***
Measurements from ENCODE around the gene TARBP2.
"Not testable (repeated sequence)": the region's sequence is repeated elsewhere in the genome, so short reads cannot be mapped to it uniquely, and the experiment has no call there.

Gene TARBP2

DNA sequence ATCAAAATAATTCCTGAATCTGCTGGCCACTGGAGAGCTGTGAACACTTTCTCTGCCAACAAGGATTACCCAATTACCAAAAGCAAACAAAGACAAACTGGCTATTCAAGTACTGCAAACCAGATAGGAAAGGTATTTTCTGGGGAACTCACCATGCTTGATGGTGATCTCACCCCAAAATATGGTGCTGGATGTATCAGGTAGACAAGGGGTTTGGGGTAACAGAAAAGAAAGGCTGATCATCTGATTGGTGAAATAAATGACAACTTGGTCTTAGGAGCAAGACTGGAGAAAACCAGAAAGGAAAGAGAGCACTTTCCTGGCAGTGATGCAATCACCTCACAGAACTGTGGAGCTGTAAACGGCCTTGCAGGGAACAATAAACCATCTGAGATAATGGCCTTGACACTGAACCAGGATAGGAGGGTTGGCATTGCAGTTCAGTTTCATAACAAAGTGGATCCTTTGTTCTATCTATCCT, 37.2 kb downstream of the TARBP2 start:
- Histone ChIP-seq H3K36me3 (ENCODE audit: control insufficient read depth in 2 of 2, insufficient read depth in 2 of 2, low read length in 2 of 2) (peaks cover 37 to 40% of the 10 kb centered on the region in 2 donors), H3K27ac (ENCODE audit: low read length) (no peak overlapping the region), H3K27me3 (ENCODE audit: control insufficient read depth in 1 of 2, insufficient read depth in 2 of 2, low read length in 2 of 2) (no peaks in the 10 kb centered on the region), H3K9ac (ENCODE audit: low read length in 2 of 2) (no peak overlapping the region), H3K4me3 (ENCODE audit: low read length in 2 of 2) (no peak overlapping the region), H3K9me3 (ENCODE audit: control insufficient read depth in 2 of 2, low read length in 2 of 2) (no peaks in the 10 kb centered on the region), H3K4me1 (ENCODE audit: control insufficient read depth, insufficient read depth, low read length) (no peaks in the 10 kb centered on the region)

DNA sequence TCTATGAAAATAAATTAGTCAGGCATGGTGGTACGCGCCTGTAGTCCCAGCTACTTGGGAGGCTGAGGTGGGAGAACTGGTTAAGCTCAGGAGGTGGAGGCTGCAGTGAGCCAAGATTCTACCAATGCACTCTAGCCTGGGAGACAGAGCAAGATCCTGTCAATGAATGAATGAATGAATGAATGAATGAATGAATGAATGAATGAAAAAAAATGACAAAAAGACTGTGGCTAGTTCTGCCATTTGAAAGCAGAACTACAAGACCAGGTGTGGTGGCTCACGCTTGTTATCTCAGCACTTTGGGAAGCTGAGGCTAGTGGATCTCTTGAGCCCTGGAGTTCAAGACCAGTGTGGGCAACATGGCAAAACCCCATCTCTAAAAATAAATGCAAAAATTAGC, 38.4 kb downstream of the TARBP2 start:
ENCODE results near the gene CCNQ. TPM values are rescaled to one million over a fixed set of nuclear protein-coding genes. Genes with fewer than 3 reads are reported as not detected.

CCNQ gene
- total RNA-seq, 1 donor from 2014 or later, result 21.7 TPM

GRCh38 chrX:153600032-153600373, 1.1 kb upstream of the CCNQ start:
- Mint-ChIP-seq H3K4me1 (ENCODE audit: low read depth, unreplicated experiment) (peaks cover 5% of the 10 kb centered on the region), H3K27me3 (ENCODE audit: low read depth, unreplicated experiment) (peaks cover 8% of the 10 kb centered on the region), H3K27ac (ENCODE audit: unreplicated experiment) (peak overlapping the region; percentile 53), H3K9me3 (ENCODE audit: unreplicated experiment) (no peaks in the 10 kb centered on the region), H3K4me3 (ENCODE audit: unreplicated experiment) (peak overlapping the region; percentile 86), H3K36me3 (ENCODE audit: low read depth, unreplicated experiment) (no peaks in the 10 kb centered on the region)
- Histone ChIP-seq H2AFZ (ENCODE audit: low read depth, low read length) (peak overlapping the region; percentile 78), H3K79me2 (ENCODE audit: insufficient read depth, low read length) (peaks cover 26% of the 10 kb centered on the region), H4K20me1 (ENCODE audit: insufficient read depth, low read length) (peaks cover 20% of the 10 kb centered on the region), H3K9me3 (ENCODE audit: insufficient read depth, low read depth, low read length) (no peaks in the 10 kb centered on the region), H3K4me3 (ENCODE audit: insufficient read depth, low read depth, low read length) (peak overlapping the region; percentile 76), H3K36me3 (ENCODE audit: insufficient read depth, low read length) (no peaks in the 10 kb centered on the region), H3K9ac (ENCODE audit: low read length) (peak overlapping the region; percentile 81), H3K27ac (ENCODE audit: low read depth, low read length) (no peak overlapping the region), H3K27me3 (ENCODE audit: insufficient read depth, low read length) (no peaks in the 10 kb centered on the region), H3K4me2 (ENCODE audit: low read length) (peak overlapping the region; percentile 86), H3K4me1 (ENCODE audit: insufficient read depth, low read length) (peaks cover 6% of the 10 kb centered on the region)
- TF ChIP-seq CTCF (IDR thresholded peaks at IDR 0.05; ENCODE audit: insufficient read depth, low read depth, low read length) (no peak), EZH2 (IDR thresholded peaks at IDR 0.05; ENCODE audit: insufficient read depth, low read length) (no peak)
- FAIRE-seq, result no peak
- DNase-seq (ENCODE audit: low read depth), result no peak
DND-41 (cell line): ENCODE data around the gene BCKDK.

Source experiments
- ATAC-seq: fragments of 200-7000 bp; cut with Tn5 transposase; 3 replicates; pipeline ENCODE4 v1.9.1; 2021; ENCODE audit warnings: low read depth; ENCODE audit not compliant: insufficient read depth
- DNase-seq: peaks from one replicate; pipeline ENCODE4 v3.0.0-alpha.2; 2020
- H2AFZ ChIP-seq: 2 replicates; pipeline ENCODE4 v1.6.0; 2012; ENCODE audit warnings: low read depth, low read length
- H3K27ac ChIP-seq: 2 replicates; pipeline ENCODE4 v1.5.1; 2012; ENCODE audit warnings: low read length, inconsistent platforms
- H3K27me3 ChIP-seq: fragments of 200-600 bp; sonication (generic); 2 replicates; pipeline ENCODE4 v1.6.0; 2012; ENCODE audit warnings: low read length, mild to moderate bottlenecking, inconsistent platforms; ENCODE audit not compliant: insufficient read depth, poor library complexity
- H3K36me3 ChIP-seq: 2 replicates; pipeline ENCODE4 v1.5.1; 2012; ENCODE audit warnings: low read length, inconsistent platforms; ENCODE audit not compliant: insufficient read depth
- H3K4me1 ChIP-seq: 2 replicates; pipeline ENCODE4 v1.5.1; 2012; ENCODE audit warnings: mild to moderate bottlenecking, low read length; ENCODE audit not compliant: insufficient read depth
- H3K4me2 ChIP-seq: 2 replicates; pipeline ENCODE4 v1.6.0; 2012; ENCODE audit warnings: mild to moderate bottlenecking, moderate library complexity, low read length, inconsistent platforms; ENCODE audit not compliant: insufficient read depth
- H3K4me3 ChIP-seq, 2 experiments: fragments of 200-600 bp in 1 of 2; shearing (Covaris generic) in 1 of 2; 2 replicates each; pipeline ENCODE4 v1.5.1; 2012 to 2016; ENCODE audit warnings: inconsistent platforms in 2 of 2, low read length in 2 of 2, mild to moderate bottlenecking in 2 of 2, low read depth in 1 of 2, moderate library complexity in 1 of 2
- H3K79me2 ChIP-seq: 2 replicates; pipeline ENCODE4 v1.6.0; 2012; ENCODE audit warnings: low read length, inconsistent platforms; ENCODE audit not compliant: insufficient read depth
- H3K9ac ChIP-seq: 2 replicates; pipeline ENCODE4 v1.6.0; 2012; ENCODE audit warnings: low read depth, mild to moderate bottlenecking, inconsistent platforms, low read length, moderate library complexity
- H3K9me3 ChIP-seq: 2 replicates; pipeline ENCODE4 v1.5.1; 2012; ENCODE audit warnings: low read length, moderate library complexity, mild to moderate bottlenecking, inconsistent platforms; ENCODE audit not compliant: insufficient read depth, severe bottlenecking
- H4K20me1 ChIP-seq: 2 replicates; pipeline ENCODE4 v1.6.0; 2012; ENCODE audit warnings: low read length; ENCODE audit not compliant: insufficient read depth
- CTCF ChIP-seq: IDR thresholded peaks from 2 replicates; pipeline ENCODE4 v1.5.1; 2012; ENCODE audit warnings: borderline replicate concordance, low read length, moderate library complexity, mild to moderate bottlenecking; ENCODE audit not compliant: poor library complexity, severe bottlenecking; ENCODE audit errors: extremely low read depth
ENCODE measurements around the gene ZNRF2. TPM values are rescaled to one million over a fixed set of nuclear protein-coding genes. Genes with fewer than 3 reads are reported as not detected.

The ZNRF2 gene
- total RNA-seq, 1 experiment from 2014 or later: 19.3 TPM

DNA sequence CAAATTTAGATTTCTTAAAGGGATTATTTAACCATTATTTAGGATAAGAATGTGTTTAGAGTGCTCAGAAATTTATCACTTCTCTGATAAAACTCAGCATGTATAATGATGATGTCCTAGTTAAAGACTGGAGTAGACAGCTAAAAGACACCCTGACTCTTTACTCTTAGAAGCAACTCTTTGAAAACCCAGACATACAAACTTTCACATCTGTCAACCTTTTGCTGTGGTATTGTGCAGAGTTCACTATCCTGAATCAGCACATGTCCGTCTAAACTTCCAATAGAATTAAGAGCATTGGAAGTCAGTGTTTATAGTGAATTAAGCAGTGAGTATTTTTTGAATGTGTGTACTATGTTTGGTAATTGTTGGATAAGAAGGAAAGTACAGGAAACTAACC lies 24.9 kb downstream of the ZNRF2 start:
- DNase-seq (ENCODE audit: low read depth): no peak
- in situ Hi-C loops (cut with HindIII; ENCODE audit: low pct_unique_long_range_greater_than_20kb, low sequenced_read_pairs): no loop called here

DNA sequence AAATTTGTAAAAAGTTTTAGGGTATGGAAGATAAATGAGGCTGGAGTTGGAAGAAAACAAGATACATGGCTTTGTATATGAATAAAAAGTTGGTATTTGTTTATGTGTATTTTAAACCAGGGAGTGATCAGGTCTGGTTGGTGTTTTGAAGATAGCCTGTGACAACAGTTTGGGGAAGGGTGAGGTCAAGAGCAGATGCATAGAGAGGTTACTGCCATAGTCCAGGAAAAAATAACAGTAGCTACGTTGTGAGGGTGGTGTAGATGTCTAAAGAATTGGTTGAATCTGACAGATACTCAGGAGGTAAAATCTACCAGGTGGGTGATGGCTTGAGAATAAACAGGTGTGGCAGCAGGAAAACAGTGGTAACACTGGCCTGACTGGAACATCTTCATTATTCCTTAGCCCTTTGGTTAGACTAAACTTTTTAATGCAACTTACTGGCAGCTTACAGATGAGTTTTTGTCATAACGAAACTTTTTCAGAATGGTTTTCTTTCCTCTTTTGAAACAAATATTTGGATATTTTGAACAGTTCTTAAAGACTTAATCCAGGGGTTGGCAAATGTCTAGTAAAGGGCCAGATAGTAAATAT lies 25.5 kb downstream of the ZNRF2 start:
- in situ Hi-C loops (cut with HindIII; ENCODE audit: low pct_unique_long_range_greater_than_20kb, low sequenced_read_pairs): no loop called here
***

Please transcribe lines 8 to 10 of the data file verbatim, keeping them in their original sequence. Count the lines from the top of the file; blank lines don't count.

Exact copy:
CCNQ gene
- total RNA-seq, 1 donor from 2014 or later, result 21.7 TPM

GRCh38 chrX:153600032-153600373, 1.1 kb upstream of the CCNQ start: